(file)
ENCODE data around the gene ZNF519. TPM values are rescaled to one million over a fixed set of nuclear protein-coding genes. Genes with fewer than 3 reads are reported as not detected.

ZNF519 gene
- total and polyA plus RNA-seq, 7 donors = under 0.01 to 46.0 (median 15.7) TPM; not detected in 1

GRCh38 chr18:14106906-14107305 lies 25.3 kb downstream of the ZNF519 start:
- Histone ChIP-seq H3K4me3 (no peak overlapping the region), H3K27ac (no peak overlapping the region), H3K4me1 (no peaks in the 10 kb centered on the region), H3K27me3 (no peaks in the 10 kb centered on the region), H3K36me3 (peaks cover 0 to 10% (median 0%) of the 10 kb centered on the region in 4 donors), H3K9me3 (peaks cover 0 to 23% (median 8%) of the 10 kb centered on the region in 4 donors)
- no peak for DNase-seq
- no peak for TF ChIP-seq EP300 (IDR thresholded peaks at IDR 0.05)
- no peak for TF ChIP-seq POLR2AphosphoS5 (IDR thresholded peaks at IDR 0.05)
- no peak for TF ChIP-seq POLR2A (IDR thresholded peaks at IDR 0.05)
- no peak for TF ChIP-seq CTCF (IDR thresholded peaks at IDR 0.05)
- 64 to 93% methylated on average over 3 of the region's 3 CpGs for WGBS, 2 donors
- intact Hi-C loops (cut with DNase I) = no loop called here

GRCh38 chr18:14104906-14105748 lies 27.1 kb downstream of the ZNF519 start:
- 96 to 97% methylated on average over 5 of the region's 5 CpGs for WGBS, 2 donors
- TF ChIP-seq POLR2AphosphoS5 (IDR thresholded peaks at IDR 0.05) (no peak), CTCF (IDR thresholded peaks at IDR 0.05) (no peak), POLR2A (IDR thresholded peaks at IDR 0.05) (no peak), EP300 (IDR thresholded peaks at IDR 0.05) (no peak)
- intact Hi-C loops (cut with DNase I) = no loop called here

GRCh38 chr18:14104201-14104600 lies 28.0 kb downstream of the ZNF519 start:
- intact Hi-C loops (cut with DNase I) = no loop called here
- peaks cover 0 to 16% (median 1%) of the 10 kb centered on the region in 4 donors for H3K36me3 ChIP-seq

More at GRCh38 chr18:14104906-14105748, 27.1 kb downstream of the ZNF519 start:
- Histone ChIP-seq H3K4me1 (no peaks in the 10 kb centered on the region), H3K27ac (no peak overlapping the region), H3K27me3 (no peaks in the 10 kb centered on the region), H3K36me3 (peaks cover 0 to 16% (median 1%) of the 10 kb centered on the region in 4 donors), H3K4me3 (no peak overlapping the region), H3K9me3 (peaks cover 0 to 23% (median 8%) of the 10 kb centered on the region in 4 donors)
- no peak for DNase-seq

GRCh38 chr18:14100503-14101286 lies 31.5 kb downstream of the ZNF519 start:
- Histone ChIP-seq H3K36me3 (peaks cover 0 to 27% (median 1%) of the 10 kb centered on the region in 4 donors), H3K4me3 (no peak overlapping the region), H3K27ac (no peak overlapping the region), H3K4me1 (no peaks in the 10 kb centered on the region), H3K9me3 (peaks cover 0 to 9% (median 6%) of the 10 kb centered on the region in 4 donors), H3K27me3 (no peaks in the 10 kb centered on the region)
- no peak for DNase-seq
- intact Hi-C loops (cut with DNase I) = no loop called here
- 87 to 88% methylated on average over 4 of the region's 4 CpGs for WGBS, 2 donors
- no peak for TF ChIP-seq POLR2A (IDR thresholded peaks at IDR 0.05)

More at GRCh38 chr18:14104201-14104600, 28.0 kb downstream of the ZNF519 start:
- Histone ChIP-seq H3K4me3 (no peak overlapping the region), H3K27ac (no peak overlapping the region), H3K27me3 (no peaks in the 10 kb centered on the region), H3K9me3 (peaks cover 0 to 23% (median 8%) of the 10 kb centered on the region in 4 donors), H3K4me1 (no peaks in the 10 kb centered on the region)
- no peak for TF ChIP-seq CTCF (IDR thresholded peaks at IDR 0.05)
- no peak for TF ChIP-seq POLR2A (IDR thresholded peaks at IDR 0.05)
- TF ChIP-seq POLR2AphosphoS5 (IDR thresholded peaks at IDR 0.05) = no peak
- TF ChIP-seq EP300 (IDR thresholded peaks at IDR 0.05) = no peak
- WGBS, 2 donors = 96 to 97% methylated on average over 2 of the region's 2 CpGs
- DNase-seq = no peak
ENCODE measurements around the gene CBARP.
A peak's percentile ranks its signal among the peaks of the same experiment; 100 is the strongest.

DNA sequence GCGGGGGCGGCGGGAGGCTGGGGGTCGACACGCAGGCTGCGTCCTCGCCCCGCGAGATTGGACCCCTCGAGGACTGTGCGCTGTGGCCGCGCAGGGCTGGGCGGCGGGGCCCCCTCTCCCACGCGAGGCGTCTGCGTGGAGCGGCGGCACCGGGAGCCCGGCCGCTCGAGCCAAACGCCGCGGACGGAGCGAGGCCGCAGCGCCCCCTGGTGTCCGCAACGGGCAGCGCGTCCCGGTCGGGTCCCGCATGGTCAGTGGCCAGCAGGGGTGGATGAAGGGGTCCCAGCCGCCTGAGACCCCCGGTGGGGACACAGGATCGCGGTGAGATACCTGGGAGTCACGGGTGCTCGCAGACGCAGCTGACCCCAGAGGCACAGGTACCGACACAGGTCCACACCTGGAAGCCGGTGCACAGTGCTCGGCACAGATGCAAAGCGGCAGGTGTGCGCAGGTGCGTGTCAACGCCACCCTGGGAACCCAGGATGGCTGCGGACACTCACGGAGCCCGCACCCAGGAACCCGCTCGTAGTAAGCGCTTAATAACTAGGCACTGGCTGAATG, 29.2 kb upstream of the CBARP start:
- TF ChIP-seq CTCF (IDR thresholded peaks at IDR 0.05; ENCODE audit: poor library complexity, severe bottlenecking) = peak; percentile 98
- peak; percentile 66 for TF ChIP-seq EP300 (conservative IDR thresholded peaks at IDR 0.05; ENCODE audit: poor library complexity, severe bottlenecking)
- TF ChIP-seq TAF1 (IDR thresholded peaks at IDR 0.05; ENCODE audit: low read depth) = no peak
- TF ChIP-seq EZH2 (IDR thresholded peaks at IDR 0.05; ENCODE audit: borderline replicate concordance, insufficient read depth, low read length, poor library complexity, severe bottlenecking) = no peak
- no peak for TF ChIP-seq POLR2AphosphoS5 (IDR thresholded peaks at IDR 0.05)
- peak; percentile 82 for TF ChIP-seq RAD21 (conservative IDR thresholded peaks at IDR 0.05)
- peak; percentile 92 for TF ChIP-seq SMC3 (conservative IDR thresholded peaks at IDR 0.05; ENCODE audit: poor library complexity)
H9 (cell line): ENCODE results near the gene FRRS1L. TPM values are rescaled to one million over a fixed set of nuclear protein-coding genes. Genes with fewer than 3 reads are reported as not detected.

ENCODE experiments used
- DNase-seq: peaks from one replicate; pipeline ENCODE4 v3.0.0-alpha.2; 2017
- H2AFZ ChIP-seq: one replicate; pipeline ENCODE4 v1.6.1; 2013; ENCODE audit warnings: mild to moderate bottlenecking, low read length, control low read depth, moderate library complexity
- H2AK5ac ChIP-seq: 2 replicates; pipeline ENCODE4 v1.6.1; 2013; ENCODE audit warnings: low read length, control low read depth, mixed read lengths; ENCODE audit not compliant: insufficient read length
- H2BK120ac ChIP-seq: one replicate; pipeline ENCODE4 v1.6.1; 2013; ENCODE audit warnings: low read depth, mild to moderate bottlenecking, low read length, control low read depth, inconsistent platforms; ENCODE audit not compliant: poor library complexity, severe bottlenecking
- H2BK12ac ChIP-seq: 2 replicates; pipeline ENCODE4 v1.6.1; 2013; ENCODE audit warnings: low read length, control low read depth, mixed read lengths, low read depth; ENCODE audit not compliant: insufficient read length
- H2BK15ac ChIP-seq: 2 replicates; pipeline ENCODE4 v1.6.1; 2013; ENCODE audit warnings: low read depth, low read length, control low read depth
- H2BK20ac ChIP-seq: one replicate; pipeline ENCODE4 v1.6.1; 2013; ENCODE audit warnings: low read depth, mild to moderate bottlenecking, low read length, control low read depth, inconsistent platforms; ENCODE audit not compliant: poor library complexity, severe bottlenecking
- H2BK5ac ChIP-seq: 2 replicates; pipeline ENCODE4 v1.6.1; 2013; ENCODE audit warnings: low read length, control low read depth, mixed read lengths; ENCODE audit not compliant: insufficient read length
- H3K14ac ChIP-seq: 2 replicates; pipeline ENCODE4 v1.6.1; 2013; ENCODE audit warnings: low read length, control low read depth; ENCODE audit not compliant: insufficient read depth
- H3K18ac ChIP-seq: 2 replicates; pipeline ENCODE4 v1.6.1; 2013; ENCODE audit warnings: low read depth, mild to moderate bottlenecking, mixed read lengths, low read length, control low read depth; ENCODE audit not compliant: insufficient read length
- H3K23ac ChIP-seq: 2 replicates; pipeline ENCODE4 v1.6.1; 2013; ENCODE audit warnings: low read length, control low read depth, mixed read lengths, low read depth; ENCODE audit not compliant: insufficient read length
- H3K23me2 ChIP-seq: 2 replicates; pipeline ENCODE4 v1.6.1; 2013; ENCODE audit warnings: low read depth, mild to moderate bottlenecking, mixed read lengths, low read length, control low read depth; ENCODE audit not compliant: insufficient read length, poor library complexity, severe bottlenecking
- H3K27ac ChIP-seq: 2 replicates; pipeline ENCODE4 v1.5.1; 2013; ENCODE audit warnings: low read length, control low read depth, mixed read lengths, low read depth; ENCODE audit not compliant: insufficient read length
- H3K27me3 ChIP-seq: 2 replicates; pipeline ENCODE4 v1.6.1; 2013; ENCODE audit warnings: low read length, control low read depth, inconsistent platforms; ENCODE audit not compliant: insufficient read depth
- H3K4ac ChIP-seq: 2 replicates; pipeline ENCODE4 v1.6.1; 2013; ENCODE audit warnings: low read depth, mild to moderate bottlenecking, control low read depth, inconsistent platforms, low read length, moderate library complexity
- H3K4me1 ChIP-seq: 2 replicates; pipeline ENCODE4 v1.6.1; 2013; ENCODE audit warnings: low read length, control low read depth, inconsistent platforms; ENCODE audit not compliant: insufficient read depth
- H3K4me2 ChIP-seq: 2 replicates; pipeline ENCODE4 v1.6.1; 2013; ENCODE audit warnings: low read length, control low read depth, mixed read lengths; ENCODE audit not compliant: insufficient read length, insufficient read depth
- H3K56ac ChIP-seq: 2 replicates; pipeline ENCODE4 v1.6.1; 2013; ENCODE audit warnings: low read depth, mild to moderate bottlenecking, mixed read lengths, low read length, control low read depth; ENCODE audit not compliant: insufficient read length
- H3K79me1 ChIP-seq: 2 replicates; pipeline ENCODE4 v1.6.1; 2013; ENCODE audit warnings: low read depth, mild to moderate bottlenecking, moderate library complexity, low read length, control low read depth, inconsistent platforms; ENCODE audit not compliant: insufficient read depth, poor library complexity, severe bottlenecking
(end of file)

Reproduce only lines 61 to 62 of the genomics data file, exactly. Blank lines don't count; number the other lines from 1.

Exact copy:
- H3K27ac ChIP-seq: 2 replicates; pipeline ENCODE4 v1.5.1; 2013; ENCODE audit warnings: low read length, control low read depth, mixed read lengths, low read depth; ENCODE audit not compliant: insufficient read length
- H3K27me3 ChIP-seq: 2 replicates; pipeline ENCODE4 v1.6.1; 2013; ENCODE audit warnings: low read length, control low read depth, inconsistent platforms; ENCODE audit not compliant: insufficient read depth